Seals basking on the top of a large rock.

Seals basking on the top of a large rock.

As we set up camp there was more excitement when Dirk found a snake by their rucksacs.  This, like the eagle was a little camera shy, though it was having difficulty getting up the shear face of one rock it was still too fast for me, all I got was a pictured of a bit of body moving across a tree.

The middle bit of a camera shy Garter snake.

The middle bit of a camera shy Garter snake.

After we set up the tents Christian mouse-proofed theirs by piling sand up over the bottom of the fly-sheet. It seems thay had been kept awake the previous night by mice making a noise on the tent and when they got the courage to go out and face the wild animals the relef that it wasn’t bears was followed by irritation.

Finally they were keen to have a fire and we collected some wood of various sizes.  When it came time to light it I started to hunt for some dry seaweed or bark but Chris was keen to show me a trick and with a flourish produced his flint and steel to produce sparks and a tampon. “You know vat zis is?” he asked before breaking it apart and spreading it at the bottom of the fire.  With one strike of the steel it took and was a pretty impressive way of getting the fire going.  Another trick they showed me later was to fill a plastic bottle with water and put it in the fire.  Instead of melting the bottle the water keeps it cool but boils inside.

As it was the highest tide of the week we were a bit concerned whether we were high enough,  Dirk and I were confident but Chris decided he would stay up til after the high tide at 11.39 while I went to bed  about 11.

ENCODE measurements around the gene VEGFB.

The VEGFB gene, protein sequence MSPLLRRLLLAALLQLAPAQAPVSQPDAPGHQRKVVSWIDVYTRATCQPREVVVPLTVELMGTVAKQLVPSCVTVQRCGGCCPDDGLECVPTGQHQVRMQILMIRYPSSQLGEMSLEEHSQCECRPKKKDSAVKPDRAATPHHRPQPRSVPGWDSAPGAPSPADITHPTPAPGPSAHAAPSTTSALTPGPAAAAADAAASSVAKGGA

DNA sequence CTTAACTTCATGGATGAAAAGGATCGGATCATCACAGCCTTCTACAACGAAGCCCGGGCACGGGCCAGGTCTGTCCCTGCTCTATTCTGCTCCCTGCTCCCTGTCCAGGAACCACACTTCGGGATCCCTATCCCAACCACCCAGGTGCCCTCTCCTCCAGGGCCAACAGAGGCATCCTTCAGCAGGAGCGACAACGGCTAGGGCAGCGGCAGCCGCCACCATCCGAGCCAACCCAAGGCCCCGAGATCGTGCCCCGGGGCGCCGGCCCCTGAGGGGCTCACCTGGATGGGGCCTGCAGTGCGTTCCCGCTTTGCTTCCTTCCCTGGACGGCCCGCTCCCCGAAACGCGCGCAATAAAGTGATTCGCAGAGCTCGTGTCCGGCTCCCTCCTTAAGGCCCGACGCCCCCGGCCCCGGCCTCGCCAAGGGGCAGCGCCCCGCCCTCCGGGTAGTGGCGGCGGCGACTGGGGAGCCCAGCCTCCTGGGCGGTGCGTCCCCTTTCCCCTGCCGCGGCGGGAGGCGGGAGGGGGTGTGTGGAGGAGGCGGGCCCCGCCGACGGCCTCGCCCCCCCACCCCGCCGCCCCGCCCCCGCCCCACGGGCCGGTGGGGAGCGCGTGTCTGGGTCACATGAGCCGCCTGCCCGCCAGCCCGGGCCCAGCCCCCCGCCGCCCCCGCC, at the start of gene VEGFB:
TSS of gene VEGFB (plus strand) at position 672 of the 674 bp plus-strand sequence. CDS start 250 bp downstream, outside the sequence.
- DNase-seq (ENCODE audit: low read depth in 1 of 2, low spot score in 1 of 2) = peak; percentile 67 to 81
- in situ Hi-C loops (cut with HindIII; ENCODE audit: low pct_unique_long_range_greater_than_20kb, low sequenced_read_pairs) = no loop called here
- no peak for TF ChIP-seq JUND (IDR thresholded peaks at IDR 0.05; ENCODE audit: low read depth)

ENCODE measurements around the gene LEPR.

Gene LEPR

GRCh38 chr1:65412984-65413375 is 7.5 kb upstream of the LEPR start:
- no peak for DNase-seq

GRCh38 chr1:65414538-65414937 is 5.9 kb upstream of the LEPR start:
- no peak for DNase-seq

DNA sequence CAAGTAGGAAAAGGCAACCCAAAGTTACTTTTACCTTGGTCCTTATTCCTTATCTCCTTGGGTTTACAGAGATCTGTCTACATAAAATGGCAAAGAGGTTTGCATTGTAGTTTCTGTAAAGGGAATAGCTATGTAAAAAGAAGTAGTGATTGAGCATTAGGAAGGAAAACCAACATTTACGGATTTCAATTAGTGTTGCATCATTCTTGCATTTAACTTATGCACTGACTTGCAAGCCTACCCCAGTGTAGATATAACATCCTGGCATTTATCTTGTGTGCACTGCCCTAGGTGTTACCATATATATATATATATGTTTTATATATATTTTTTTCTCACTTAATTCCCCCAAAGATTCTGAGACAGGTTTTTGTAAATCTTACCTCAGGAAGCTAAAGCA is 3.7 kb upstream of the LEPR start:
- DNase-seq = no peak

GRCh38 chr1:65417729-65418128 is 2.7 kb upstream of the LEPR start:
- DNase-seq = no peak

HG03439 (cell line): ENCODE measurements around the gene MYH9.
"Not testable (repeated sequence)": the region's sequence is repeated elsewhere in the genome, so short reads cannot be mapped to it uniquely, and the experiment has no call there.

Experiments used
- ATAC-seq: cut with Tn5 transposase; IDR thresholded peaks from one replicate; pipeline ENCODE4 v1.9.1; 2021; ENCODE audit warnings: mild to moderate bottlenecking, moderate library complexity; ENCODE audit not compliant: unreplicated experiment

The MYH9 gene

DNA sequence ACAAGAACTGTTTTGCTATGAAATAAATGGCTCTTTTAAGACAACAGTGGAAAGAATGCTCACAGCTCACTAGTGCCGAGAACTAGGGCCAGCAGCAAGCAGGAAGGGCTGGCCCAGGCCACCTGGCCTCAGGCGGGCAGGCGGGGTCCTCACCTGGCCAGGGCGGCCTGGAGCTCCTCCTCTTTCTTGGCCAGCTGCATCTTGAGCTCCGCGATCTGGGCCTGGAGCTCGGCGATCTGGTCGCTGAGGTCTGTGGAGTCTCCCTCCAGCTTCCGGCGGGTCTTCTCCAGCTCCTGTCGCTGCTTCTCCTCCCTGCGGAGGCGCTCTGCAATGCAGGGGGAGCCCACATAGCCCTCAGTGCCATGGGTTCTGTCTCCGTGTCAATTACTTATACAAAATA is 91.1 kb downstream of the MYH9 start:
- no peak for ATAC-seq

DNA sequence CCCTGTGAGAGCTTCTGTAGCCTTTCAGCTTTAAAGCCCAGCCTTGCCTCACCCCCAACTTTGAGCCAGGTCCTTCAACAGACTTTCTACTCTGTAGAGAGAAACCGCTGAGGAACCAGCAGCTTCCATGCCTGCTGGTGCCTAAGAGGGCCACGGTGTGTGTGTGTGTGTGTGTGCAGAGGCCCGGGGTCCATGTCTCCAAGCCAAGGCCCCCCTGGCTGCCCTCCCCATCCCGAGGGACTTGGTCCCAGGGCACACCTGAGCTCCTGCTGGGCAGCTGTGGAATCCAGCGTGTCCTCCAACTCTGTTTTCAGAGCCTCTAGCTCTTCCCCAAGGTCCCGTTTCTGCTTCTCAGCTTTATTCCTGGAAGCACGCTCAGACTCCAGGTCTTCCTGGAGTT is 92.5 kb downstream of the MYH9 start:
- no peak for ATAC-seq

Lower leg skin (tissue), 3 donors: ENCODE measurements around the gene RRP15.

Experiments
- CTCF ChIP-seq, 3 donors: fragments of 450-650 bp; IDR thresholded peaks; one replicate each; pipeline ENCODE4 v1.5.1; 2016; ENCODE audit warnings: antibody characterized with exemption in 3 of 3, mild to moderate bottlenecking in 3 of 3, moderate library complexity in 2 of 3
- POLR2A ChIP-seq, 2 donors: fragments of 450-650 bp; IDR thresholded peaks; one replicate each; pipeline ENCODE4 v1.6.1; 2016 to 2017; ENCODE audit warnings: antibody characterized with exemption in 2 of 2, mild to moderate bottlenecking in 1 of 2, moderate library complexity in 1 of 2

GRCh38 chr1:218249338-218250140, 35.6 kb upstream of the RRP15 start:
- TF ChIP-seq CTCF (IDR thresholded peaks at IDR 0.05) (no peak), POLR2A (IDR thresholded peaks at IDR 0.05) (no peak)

Evening sun on the forest.

Evening sun on the forest.

Bed time.

Bed time.

Round the world Day 4

Dawn at Campers Bay.

Dawn at Campers Bay.

Surprisingly after the long walk yesterday I slept well in my little tent.  I woke early and got ready to set off.  I got a surprise when I picked up my trousers from inside the fly-sheet of the tent.  In the crotch (on the outside) was a little mouse nest of tissue paper.  I have no idea where the mouse got the paper as I don’t remember having any white tissue paper in my pockets but there it was.

 

Most people I had spoken to the night before were going to Walbran Creek, I hoped to go further.  I set off about 8 but wasn’t the first to leave.  The trail through the forest was just as hard as yesterday afternoon and started with some long ladders.

One of the mornings longer ladders.

One of the mornings longer ladders.

Though it doesn't show well in the photo the cut end of this tree was almost the colour of a red conker.

Though it doesn’t show well in the photo the cut end of this tree was almost the colour of a red conker.

Another fallen tree as a bridge.

Another fallen tree as a bridge.

From the other end.

From the other end.

Another picture wearing the hat across one of the few well engineered bridges.

Another picture wearing the hat across one of the few well engineered bridges.

After a few kilometres of up and down through tall trees the trail broke out to a flat area with lower trees and boardwalks.  Here I was sure the bears were waiting, eating berries and just waiting to get me.  I didn’t feel comfortable singing as suggested at the briefing, but everytime I came to a bend I smacked my walking poles together and spoke so that they knew I was coming.  It must have been an effective method as I survived the day despite one of the campers I met last night telling me that he had seen two bears on his way south.